MR BAILEY'S MINDER
MR BAILEY’S MINDER, Ensemble Theatre, 28 July-2 September 2023. Photography by Prudence Upton: above - John Gaden, Claudia Ware and Rachel Gordon; below - Ware, Gordon and Gaden; below again - Ware, Albert Mwangi, Gaden
Debra Oswald’s Mr Bailey’s Minder first opened for Griffin Theatre in 2004 and immediately began scooping up audiences (at the Stables and around the country) and awards. Twenty years on and it’s as potent as ever, possibly more so post-lockdown when, arguably, people are attuned to the nuances of human behaviour as never before.
Action is tightly contained in the picturesquely decrepit living room of a once-chic home overlooking Sydney Harbour (set and costume design Soham Apte). The house belongs to its now sole occupant, national living treasure and total bastard, artist Leo Bailey (John Gaden). He also is decrepit but unlike the building, his disintegration is actively self-inflicted rather than the outcome of simple neglect.
Margo (Rachel Gordon), one of his many children by various wives and the only one still talking to him, arrives to induct a new live-in carer. The young woman, Therese (Claudia Ware), is as desperately keen to take the job as Margo is desperate enough to overlook her obviously dodgy credentials.
Leo is convinced that Margo is intent on getting him out of the house and his fears explode into vitriolic rage. Although outwardly elegant and successful, Margo is actually a brittle mess of childhood hurt on towering stilettos, her father’s tirades (almost) paralyse her. He is terrifyingly nasty – as only a truth-telling drunk can be. They are his truths, of course, and the result of a lifetime of self-indulgence on the coat tails of extravagant talent. He has abused friends, wives, children and alcohol with equal vigour and is now alone with failing health and courage.
As human versions of the immovable object and the unstoppable force, Therese and Leo collide in a welter of empty tequila bottles, dirty dishes and washing. Yet Therese – out of prison on licence and frantic to keep it that way – is young enough to still be optimistic and to overlook the improbability of the task she’s set herself: to get Leo off the booze and back to humanity. And back to being the father she never had and he never was.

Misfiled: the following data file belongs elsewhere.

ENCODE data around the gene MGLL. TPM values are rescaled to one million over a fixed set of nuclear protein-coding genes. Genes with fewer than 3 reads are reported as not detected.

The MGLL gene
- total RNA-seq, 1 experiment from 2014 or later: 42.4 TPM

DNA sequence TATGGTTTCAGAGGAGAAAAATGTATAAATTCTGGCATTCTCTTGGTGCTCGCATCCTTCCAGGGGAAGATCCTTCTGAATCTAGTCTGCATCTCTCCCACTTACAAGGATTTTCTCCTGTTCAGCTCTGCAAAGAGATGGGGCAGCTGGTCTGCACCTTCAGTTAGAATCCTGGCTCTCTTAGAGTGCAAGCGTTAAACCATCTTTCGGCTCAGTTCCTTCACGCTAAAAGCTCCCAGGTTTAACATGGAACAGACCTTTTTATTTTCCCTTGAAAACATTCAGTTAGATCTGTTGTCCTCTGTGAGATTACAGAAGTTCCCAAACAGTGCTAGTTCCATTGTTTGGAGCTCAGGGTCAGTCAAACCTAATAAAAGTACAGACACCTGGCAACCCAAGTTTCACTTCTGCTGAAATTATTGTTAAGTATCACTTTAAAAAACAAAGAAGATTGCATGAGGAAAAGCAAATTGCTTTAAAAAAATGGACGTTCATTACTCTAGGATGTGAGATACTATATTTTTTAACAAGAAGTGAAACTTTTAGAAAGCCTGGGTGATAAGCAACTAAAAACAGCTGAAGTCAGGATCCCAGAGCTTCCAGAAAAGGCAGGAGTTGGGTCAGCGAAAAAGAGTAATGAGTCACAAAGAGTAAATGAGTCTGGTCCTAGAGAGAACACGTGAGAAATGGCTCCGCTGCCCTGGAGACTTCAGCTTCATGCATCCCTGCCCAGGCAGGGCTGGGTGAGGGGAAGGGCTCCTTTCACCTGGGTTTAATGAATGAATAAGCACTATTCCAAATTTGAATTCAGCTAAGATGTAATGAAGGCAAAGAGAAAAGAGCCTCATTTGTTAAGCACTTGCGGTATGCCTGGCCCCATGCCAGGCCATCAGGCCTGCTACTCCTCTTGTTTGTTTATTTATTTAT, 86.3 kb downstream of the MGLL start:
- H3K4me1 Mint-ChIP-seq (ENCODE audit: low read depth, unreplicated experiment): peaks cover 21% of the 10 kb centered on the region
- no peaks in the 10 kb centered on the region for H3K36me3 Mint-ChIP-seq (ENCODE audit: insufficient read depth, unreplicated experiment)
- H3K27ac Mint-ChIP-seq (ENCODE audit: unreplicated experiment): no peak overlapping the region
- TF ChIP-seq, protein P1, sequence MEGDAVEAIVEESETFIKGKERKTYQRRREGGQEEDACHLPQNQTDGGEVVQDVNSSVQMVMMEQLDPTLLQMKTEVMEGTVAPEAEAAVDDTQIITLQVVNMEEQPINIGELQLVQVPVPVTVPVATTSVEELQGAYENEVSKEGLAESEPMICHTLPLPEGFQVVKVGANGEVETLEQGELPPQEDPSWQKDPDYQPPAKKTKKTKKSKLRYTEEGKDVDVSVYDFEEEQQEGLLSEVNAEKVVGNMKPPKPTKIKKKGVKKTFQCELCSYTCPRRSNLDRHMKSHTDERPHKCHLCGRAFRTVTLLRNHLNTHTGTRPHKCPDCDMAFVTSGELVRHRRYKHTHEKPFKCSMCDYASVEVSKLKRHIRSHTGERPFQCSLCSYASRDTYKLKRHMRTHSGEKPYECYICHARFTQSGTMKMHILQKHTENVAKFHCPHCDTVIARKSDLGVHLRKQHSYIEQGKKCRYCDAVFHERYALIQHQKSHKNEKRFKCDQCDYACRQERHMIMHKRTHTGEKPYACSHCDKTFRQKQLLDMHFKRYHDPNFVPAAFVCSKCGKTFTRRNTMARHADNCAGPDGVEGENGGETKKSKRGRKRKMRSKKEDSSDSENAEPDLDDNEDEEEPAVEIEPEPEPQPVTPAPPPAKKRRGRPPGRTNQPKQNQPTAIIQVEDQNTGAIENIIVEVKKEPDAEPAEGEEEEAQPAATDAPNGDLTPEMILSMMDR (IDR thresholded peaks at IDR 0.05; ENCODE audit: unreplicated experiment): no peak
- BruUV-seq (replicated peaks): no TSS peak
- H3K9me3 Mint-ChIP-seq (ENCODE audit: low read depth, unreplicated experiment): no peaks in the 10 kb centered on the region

Into this mess comes Karl (Albert Mwangi) a handyman-builder whose willingness to fix things on Margo’s budget is matched by his sunny disposition and, before long, his attraction to Therese. Unfortunately, the budget is mean and so is Therese when it comes to acknowledging Karl’s feelings. She is unwilling to recognise an unlikely knight in hi-vis armour, and instead lavishes her time and care on the undeserving Leo.
In the skilful hands of director Damien Ryan the emotional conflicts, scarred histories and distinctly different start and end points of these characters make for an uncommonly rewarding two hours. Through the actors’ disciplined approach to high drama, and some gloriously relieving laughter, and with the tender contrast of sweet Karl to leaven the mix, Mr Bailey’s Minder is a beautifully constructed story that many in the audience will either recognise and shudder at, or be glad to have lived without “genius” or a plain old hopeless drunk.
As Leo, John Gaden is a magnetic presence, apparently effortless in portraying a man who would be easy to hate, in his calculated malevolence. And equally easy to see tip into the kind of charismatic sentimentality that would have us forgive him and blame his genius. But the writing and the performance don’t allow that. He is vile, yet the pathetic underbelly is also visible and make him understandably human. John Gaden at his very best.
As his minder, Claudia Ware is at once dynamic and touching, buoyant and vulnerable and a fine foil for the irascible artist. At the same time, Rachel Gordon’s cool, almost ruthless exterior only partially conceals the world of sadness beneath. And Albert Mwangi’s easy, intelligent charm suggests a career as spunky hero lies ahead.
Lighting designer Morgan Moroney and composer/sound designer Daryl Wallis also contribute telling elements from diffused sunlight through stained glass to evocative birdsong and thumping heavy metal.
Mr Bailey’s Minder and his laughter and tears make for one of the most popular Australian plays of this era and deservedly so. Recommended without reservation.